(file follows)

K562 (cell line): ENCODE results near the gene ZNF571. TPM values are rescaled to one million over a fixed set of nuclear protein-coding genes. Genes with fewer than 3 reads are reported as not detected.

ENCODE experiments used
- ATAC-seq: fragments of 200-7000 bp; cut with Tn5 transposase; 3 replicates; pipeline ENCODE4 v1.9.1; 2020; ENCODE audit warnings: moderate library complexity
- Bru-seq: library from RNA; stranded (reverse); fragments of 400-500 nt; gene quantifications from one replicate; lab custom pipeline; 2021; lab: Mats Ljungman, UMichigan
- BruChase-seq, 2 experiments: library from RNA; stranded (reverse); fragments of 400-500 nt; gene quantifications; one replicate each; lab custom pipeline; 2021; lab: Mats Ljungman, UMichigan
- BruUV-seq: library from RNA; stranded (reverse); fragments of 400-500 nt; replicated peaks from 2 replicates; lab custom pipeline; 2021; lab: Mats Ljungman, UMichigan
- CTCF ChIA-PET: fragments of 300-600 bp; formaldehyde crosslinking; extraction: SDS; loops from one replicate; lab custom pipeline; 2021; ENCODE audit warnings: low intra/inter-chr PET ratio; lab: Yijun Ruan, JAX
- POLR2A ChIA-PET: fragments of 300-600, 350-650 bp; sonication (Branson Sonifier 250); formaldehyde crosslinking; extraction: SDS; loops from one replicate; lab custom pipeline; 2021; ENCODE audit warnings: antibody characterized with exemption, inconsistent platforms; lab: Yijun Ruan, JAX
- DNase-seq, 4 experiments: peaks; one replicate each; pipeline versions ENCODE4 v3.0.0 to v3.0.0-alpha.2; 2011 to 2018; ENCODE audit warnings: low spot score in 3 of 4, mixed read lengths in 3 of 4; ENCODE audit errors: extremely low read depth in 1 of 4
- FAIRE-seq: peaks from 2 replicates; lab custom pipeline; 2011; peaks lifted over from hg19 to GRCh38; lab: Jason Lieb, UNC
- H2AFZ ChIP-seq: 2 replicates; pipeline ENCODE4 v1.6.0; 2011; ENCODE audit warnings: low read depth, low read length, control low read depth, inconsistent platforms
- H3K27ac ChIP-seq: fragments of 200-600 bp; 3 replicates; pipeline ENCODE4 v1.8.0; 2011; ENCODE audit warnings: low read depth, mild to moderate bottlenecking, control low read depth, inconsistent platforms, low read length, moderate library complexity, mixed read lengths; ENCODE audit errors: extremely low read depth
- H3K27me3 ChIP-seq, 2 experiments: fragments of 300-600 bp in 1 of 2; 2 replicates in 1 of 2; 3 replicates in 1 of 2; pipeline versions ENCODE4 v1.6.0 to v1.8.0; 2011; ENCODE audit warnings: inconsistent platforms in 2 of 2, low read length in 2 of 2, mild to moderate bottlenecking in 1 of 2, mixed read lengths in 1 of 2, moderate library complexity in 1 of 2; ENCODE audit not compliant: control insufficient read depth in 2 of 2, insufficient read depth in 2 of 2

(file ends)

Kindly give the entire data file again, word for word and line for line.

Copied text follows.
K562 (cell line): ENCODE results near the gene ZNF571. TPM values are rescaled to one million over a fixed set of nuclear protein-coding genes. Genes with fewer than 3 reads are reported as not detected.

ENCODE experiments used
- ATAC-seq: fragments of 200-7000 bp; cut with Tn5 transposase; 3 replicates; pipeline ENCODE4 v1.9.1; 2020; ENCODE audit warnings: moderate library complexity
- Bru-seq: library from RNA; stranded (reverse); fragments of 400-500 nt; gene quantifications from one replicate; lab custom pipeline; 2021; lab: Mats Ljungman, UMichigan
- BruChase-seq, 2 experiments: library from RNA; stranded (reverse); fragments of 400-500 nt; gene quantifications; one replicate each; lab custom pipeline; 2021; lab: Mats Ljungman, UMichigan
- BruUV-seq: library from RNA; stranded (reverse); fragments of 400-500 nt; replicated peaks from 2 replicates; lab custom pipeline; 2021; lab: Mats Ljungman, UMichigan
- CTCF ChIA-PET: fragments of 300-600 bp; formaldehyde crosslinking; extraction: SDS; loops from one replicate; lab custom pipeline; 2021; ENCODE audit warnings: low intra/inter-chr PET ratio; lab: Yijun Ruan, JAX
- POLR2A ChIA-PET: fragments of 300-600, 350-650 bp; sonication (Branson Sonifier 250); formaldehyde crosslinking; extraction: SDS; loops from one replicate; lab custom pipeline; 2021; ENCODE audit warnings: antibody characterized with exemption, inconsistent platforms; lab: Yijun Ruan, JAX
- DNase-seq, 4 experiments: peaks; one replicate each; pipeline versions ENCODE4 v3.0.0 to v3.0.0-alpha.2; 2011 to 2018; ENCODE audit warnings: low spot score in 3 of 4, mixed read lengths in 3 of 4; ENCODE audit errors: extremely low read depth in 1 of 4
- FAIRE-seq: peaks from 2 replicates; lab custom pipeline; 2011; peaks lifted over from hg19 to GRCh38; lab: Jason Lieb, UNC
- H2AFZ ChIP-seq: 2 replicates; pipeline ENCODE4 v1.6.0; 2011; ENCODE audit warnings: low read depth, low read length, control low read depth, inconsistent platforms
- H3K27ac ChIP-seq: fragments of 200-600 bp; 3 replicates; pipeline ENCODE4 v1.8.0; 2011; ENCODE audit warnings: low read depth, mild to moderate bottlenecking, control low read depth, inconsistent platforms, low read length, moderate library complexity, mixed read lengths; ENCODE audit errors: extremely low read depth
- H3K27me3 ChIP-seq, 2 experiments: fragments of 300-600 bp in 1 of 2; 2 replicates in 1 of 2; 3 replicates in 1 of 2; pipeline versions ENCODE4 v1.6.0 to v1.8.0; 2011; ENCODE audit warnings: inconsistent platforms in 2 of 2, low read length in 2 of 2, mild to moderate bottlenecking in 1 of 2, mixed read lengths in 1 of 2, moderate library complexity in 1 of 2; ENCODE audit not compliant: control insufficient read depth in 2 of 2, insufficient read depth in 2 of 2